January 11, 1918
Duke Ernst Gunther of Schleswig-Holstein has written a scathing attack on America, according to the New York Times. The article, "American morality," was published in the journal, Nord und Sud.
The duke writes that he "cannot understand why the most recent utterances of President Wilson" have not been "severely castigated" in the German press and "why they have not been covered with the discredit they merit."
"This President dates to express his moral indignation about German conditions and speaks of the influence which the German monarchy has exercised on other people. The most superficial knowledge of American conditions tells one that Russia is the only country on a par with the corruption in America.
"The American money magnate is without shame. Each one of them has two Senators and several Members of Congress in his pocket. Nothing is thought of this, it is so usual. Wilson knows all about it and yet he has the face to castigate us!
"Every official in Germany is able to show the white waist coast of a blameless life."
President Wilson never accused the Germans of corruption, according to report, but the Duke implies that he did.
Duke Ernst wrote that President Wilson was a professor "and must know about Germany. He must know that its imperial suffrage is more democratic than that of America, and the Reichstag is not hampered by a Senate or a House of Lords.
"I do not believe that one in a thousand American citizens has the slightest knowledge of the German Constitution. How dare the President pose before Germany as a moral preacher? Were he not the leader of so huge a country, we must regard him as a political mountebank.
"We Germans do not hate like the Latin race. Hate is so foreign to our nature. But I am sure that were a referendum of the German people to be taken today as to whom they most detest, there would a unanimous vote for President Wilson, not because by his supply of munitions to our enemies he has occasioned the loss of the lives of many of our soldiers, but because of his pharisaism, because of his unctuous indignation, which is so contrary to his real acts.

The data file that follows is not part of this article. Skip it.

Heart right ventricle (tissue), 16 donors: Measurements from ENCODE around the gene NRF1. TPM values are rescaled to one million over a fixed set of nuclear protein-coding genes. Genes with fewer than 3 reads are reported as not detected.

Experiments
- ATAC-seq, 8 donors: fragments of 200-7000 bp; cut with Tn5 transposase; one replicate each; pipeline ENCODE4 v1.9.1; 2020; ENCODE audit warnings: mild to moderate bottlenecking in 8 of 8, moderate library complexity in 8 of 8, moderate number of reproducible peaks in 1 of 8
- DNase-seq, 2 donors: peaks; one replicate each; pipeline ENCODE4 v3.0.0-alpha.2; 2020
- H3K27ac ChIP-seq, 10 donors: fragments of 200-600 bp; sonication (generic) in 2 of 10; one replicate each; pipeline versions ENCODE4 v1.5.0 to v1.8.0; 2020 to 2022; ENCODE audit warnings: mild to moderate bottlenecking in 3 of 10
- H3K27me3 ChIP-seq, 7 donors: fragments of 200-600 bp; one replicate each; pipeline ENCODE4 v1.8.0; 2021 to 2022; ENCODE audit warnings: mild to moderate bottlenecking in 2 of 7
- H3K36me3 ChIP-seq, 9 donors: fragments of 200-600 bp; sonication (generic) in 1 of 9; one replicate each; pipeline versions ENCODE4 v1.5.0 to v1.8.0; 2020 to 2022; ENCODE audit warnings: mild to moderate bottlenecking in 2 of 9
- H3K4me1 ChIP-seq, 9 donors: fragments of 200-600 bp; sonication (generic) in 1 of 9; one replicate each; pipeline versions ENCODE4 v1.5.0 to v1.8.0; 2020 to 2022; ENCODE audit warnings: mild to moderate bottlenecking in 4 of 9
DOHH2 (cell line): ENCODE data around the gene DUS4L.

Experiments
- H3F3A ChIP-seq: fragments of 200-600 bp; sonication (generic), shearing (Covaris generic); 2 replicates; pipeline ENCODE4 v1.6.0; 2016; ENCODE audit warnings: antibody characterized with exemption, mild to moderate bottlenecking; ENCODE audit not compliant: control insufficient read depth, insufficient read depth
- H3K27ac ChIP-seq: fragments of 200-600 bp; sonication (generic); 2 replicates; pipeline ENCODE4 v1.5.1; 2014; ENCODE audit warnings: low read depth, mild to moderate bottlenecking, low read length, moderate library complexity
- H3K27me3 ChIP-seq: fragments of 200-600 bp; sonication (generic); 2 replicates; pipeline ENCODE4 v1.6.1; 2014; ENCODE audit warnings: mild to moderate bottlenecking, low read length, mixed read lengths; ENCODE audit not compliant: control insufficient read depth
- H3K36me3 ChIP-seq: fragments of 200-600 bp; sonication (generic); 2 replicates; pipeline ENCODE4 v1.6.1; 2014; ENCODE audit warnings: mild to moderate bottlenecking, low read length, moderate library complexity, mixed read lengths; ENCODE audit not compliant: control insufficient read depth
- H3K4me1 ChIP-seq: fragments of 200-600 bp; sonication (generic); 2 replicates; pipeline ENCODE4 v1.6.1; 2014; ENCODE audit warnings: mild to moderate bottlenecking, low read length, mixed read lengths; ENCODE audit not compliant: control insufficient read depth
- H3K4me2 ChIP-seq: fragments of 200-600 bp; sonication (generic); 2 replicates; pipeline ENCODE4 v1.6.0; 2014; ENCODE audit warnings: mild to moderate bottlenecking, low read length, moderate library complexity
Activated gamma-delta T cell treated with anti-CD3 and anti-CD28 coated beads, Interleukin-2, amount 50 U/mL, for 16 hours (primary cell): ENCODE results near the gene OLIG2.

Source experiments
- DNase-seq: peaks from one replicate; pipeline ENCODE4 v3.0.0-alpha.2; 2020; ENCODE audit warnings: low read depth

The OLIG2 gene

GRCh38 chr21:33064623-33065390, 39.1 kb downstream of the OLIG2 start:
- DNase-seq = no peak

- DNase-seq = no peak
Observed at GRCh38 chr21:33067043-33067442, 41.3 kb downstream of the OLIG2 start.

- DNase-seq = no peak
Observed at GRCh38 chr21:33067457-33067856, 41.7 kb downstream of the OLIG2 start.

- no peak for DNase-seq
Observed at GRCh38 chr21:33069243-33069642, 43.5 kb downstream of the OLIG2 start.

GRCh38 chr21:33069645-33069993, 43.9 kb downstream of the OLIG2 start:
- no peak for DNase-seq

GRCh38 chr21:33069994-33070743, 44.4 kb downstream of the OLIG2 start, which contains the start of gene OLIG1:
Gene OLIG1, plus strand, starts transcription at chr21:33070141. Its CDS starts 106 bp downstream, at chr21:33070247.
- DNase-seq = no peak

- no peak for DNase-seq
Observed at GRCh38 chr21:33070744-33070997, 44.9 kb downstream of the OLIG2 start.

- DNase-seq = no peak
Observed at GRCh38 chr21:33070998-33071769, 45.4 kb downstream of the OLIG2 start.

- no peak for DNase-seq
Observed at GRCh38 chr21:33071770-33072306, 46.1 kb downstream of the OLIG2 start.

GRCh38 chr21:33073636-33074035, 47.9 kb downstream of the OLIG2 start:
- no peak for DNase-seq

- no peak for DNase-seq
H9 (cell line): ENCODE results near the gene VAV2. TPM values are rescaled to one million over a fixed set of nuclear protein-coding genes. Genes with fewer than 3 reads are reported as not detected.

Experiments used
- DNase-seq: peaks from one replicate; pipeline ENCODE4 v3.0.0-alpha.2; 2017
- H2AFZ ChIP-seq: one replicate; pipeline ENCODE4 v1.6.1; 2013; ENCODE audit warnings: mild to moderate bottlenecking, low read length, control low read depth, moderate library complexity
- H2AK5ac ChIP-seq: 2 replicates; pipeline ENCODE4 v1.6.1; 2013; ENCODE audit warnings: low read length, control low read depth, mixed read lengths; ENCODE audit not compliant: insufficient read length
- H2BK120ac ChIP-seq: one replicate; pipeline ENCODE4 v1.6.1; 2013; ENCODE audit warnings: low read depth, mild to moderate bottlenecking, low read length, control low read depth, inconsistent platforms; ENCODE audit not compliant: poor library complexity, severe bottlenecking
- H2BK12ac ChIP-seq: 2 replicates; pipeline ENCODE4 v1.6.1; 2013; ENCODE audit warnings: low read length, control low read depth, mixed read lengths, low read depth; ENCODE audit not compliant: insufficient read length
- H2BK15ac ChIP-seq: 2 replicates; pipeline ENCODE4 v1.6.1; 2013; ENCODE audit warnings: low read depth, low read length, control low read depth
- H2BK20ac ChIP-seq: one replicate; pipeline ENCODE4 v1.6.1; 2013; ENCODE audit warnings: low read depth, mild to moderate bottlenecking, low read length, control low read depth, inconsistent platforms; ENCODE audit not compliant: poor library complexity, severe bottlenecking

"He might have kept the peace of the world, but instead of this he allowed himself to become the creature of the Morgan trust, he succumbed to the plutocratic influences in their most frightful form. History will pronounce the verdict that the name Wilson is the most baneful in its annals."
Ernst Gunther was only an infant when Prussian troops took possession of the Schleswig-Holstein land in Denmark in 1864, leaving the future duke without a duchy.
For some years, Ernst Gunther railed against the "Hohenzollern usurpers," even though his sister, Auguste Viktoria, five years his senior, married Kaiser Wilhelm II. In the 1890s, Ernst Gunter raged "vociferously" against the Prussians in Nice and in Paris, but after his brother-in-law, the Kaiser "sent him on some personnel foreign mission," which apparently "transformed his point of view."
In 1897, the duke married Princess Dorothea of Saxe-Coburg and Gotha, the only daughter of Prince Philipp of Saxe-Coburg and Gotha, and Princess Louise of Belgium. The couple have no children.